9. A visor in accordance with claim 8, wherein:
said upper surface in at least said portion is substantially flat; and
said lower surface of said visor in said portion is of curved shape such that a portion of said visor adjacent said forward edge of said portion is thicker than said portion adjacent said rearward edge.
10. A visor in accordance with claim 9, wherein:
said portion is so constructed such that said forward edge is rounded and said upper surface is spaced apart from said lower surface proximate said forward edge a substantially greater distance than said upper surface is spaced apart from said lower surface proximate said rearward edge.
11. A visor in accordance with claim 6, comprising:
a strap for encircling a wearer's head.
Description
FIELD OF THE INVENTION

This invention relates to headgear having a visor, in general, and to a visor device which lessens the likelihood that the headgear will be blown from the head of the wearer in high wind.

BACKGROUND OF THE INVENTION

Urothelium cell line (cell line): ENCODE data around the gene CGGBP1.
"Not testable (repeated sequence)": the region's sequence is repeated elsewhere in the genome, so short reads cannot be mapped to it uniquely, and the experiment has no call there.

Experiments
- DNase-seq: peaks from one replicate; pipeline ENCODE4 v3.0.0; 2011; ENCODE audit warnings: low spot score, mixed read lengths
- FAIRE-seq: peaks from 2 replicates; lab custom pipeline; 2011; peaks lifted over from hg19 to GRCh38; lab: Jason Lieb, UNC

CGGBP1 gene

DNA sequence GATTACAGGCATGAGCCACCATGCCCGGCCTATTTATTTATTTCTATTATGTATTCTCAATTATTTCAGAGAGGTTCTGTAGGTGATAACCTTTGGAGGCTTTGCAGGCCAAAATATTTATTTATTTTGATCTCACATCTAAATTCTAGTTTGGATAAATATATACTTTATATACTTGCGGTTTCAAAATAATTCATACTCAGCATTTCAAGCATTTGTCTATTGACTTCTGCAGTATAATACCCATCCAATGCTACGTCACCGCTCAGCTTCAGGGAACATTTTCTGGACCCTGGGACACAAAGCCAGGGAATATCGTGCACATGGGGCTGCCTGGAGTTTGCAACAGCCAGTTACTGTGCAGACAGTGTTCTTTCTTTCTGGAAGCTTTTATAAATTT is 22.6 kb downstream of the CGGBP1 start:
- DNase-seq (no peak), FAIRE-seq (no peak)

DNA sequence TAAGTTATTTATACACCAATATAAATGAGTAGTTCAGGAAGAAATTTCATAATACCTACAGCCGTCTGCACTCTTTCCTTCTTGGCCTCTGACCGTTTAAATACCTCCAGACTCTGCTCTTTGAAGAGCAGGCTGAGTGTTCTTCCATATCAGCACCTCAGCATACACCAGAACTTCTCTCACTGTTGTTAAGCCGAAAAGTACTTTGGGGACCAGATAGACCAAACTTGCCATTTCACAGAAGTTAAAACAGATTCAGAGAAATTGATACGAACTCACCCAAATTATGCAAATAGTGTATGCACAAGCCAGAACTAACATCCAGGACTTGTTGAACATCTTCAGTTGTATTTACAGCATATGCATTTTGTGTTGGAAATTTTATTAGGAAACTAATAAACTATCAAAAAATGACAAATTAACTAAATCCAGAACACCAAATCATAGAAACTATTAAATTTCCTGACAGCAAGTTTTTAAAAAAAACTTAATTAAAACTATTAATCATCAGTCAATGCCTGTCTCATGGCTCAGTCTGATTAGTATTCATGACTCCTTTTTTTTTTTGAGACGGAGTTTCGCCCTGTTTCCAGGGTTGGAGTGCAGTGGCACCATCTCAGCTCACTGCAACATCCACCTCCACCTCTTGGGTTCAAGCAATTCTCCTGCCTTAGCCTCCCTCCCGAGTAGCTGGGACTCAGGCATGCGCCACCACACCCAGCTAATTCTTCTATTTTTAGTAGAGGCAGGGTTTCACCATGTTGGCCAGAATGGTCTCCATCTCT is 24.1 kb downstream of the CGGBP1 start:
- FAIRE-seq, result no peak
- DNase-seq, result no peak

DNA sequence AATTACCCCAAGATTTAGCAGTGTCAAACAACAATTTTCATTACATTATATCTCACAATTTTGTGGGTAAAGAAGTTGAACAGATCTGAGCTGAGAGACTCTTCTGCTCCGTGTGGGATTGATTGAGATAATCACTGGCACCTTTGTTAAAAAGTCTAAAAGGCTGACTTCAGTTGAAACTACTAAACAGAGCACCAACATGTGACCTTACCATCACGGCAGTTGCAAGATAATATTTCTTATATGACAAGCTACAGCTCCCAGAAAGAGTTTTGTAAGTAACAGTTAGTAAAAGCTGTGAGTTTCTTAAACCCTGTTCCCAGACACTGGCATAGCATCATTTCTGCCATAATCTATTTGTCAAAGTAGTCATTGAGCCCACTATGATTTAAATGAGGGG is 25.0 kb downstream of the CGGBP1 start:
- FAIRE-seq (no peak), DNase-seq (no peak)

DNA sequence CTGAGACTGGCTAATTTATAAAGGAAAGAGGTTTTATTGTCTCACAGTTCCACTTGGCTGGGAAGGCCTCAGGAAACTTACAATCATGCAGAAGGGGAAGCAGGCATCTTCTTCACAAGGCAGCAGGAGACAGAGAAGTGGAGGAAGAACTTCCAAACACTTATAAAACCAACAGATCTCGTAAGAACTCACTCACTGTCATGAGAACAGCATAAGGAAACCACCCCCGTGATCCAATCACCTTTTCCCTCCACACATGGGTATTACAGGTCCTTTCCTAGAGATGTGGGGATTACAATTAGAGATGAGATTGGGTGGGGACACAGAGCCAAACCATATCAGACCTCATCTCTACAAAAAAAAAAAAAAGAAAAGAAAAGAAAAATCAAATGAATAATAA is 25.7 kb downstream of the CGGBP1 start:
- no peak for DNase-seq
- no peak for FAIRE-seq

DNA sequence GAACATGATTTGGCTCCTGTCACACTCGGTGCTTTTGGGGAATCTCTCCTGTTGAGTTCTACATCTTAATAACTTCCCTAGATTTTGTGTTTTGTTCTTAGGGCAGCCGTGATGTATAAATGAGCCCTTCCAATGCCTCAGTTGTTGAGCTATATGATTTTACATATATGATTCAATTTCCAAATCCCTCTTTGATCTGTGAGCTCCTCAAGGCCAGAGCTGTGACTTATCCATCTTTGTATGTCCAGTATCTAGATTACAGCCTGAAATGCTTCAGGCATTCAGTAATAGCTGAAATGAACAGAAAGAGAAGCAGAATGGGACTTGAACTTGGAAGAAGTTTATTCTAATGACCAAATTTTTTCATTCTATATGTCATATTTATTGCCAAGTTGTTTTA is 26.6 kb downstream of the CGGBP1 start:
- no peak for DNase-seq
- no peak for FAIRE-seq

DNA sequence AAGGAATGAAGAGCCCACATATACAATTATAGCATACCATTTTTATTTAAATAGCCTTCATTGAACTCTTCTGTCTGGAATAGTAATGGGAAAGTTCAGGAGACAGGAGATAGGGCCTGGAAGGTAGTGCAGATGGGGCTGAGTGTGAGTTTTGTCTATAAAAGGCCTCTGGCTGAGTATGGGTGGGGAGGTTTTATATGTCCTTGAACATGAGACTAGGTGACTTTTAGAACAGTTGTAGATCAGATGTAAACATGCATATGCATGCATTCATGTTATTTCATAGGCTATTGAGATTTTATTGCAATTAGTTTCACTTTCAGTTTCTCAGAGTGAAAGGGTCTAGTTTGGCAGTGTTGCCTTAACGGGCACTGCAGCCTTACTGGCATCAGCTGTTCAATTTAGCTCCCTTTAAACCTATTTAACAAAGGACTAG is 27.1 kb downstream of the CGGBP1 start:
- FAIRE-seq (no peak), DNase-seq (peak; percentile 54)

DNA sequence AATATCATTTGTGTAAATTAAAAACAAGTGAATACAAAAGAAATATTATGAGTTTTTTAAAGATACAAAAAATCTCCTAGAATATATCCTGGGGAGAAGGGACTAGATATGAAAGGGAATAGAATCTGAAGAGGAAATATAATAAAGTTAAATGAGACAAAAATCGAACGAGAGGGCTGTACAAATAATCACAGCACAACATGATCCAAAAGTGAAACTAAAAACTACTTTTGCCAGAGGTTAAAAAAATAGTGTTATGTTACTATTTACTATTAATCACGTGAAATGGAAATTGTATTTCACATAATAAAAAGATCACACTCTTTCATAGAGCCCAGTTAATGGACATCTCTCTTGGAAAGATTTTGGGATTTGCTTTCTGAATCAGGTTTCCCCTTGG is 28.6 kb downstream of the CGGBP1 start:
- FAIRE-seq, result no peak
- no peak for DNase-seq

There have been a variety of cap designs produced over the years for sports-minded participants. Many of these caps are of the very popular baseball-type, having a crown and an attached brim or visor, the visor usually made of a cloth material having an intermediate stiffener of cardboard or other semi-rigid or rigid material. Caps of this type are readily distinguished from hats, which usually have a continuous brim encircling the crown. More recently, visors have been made available which eliminate the crown portion of the cap and visor and use a strap which is attached to the visor and encircles the head of the wearer to secure the visor to the wearer's head. Thus, there are a variety of means to secure a visor to the wearer's head. The elongated visor or brim on the baseball-type caps or other articles is essential to provide maximum protection from the sun to the face of the user. Although the foregoing are effective in reducing glare and shielding the eyes of the wearer, they are very susceptible to being blown off of the wearer's head. That is, whenever wind pressure or air resistance, which is generated beneath the visor, is of sufficient intensity to produce upper movement on the visor, the cap is blown from the wearer's head. Thus, when the intensity of the wind or resistance of the air is of a force sufficient to remove the cap, the wearer must either hold it on his head, or if possible, pull it on so tightly that it causes discomfort, or take it off and hold it.